Brazil banks investigated for not serving crypto firms

Written by: Ali Raza
May 22, 2020
  • Banks of Brasil are currently under investigation as part of an old case from 2018, that was shelved in 2019.
  • The case was originally opened because Banco do Brasil shut down an account belonging to a crypto firm.
  • CADE decided to reopen the case in order to protect crypto businesses from being discriminated against banks.

Brazilian banks are being scrutinized for denying service to digital currency companies, as per new reports from local news sources. The sources reported that a number of banks are now being investigated after the Administrative Council of Economic Defense (CADE) recent vote.

Why did the banks deny service to crypto firms?

The vote was in favor of reopening the case against lenders who refused to provide services to crypto firms, and it is a continuation of a lawsuit filed back in 2018.

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The lawsuit was filed by ABCB (Associação Brasileira de Criptoativos e Blockchain), which is a blockchain firm based in Sao Paulo. It is a non-profit organization that sued Banco do Brasil for closing the account of a local crypto exchange, Atlas. The bank justified its move by calling it an ‘administrative decision.’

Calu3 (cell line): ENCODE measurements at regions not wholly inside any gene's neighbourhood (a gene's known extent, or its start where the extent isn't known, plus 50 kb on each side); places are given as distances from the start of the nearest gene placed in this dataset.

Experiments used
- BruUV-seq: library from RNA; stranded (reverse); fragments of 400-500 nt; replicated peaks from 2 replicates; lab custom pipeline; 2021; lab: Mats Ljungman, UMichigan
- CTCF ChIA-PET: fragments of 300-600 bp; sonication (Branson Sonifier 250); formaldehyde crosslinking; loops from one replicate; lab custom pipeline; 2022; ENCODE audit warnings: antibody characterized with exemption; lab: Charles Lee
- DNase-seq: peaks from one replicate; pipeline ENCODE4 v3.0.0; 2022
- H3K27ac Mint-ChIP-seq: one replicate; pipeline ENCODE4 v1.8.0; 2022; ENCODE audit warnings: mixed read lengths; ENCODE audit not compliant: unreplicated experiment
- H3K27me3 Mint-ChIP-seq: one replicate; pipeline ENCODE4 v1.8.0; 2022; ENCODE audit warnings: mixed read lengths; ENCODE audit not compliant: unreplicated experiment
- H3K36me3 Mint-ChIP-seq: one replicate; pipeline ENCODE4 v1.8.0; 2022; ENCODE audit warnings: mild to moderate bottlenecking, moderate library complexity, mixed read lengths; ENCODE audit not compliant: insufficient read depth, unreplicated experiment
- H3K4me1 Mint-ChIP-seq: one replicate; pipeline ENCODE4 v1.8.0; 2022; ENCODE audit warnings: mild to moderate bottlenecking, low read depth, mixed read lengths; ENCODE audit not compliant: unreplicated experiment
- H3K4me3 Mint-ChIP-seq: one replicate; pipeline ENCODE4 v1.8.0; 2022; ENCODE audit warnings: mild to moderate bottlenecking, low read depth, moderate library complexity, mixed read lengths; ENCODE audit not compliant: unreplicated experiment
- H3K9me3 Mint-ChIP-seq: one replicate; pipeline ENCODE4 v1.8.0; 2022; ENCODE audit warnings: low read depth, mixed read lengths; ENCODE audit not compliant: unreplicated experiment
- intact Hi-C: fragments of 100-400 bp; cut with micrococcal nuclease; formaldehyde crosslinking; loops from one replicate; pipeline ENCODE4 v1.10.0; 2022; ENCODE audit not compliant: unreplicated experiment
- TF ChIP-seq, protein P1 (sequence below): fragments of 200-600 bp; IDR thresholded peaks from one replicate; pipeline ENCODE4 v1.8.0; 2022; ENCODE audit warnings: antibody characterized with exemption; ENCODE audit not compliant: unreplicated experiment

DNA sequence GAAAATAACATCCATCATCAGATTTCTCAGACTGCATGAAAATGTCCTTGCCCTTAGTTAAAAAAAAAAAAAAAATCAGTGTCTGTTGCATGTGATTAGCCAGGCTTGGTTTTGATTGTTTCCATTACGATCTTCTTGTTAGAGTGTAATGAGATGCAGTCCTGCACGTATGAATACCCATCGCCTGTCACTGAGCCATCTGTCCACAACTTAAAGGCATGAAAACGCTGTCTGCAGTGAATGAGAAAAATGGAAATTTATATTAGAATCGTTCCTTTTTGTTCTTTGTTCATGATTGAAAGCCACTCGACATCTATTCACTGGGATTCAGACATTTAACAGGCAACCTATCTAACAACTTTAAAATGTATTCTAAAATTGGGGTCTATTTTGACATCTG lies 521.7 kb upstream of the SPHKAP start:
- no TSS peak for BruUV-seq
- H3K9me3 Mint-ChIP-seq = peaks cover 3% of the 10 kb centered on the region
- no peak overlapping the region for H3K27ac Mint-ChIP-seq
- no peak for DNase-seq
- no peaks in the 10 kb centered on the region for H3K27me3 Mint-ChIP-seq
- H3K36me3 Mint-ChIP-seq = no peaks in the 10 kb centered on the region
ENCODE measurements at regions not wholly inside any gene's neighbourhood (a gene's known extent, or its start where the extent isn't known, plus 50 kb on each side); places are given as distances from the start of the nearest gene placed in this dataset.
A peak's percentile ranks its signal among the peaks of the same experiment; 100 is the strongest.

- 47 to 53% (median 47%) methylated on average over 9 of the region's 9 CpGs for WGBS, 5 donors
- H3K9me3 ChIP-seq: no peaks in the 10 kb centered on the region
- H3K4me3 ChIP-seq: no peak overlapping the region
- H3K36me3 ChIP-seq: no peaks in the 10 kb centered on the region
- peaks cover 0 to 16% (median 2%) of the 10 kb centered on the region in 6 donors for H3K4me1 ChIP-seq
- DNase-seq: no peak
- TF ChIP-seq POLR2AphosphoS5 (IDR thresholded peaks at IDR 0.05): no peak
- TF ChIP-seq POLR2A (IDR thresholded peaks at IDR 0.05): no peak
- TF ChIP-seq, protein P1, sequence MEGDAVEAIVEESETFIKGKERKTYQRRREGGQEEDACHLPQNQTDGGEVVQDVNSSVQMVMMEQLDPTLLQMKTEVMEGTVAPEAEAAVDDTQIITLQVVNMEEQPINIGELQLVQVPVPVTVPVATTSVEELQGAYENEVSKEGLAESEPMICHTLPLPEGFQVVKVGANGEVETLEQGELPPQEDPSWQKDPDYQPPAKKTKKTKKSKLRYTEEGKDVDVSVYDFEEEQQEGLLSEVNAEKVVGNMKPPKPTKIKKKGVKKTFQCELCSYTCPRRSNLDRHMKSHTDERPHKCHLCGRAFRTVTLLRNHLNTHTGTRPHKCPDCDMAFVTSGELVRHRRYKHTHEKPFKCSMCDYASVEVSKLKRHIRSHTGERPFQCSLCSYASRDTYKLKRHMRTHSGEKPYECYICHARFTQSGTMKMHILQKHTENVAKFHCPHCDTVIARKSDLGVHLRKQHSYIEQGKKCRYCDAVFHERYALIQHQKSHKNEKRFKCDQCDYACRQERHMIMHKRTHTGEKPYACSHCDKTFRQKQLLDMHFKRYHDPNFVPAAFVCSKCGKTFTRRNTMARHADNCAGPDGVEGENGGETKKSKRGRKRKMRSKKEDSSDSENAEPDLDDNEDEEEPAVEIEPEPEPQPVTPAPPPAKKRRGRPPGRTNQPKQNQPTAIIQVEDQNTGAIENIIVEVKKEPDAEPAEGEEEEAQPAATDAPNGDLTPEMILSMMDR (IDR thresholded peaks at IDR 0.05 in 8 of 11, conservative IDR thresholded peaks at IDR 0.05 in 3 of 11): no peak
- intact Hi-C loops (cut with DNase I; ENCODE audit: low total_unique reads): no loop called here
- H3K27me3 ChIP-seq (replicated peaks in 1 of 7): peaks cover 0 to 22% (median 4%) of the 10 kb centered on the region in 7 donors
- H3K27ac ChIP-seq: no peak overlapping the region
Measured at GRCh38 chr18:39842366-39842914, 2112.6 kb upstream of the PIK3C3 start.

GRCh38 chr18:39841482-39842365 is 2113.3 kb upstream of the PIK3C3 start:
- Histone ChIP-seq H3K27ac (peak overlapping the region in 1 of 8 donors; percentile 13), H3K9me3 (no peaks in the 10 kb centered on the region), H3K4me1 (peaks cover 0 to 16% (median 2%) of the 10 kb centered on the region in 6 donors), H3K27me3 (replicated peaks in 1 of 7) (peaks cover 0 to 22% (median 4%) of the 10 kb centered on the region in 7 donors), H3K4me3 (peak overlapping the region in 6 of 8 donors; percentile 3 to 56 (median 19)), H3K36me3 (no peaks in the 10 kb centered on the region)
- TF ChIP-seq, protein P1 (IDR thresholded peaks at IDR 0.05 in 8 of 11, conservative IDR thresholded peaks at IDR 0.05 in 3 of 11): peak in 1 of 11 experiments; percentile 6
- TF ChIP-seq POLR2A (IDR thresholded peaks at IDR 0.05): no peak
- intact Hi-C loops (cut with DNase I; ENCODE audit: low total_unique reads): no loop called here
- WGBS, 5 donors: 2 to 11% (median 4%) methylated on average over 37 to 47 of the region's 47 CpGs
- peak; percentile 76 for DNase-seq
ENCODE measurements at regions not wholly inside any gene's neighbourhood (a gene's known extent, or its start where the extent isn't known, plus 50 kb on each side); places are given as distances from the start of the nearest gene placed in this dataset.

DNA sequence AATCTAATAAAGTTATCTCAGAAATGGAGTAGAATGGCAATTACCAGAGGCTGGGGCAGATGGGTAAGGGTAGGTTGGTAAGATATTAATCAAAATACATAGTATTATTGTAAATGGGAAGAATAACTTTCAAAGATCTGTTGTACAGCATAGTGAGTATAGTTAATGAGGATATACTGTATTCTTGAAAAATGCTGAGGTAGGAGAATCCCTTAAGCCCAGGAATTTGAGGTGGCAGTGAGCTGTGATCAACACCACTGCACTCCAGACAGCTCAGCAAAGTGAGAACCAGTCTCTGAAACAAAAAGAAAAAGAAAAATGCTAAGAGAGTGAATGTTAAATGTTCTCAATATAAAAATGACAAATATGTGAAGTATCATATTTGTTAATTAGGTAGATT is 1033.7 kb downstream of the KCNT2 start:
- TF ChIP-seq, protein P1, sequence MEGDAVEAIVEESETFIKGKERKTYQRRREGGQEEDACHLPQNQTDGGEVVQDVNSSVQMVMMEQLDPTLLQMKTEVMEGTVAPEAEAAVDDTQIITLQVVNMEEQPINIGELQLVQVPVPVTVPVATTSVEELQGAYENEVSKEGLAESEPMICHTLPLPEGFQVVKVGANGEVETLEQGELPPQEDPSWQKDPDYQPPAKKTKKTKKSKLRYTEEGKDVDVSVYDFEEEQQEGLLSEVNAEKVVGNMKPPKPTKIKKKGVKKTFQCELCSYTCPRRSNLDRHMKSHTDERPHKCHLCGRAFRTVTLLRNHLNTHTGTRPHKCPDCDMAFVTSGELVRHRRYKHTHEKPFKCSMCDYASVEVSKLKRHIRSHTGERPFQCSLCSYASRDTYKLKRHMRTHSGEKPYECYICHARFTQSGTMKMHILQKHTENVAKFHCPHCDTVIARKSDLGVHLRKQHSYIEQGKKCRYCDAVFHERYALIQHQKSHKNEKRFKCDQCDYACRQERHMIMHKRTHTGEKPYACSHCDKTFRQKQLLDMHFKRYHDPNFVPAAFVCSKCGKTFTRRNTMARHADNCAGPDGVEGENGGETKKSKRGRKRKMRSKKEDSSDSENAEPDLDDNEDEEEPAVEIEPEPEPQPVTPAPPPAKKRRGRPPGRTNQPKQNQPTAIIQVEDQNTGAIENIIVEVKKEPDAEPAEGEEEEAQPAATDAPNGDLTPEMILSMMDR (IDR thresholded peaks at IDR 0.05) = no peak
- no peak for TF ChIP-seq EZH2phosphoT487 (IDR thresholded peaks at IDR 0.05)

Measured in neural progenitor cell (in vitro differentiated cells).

This is not an isolated incident, either. Many other Brazillian banks — many of which are major ones, such as Santander, Sicredi, Itau Unibanco, and Banco Inter — also refused to service crypto companies. Since the banks were unable to provide a valid reason for the refusal, it is treated as illicit.

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The reopening of the case

Unfortunately, the case was shelved in December 2019, as the banks claimed that there are no laws or regulations that made them obligated to provide service to anyone. Not only that, but they stressed that the crypto market is unregulated, and as such, it can be used for money laundering activities.

Six months later, the CADE just decided unanimously to reopen the case with the claim that there is no evidence to justify the service denial and account closing. CADE’s counsellor, Lenisa Rodrigues Prado commented on the move by stating that CADE needs to exercise its duty to avoid seeing independent brokers being pushed into a limbo of the financial system.

At the same time, local agencies like the Securities and Exchange Commission (CVM), the Federal Revenue Department (RFB), and the Financial Activities Control Council (COAF) are expected to participate in a new investigation.

As for Banco do Brasil, it admitted that it provided CADE with all the data that was requested. As such, it plans to be fully cooperative with the authorities.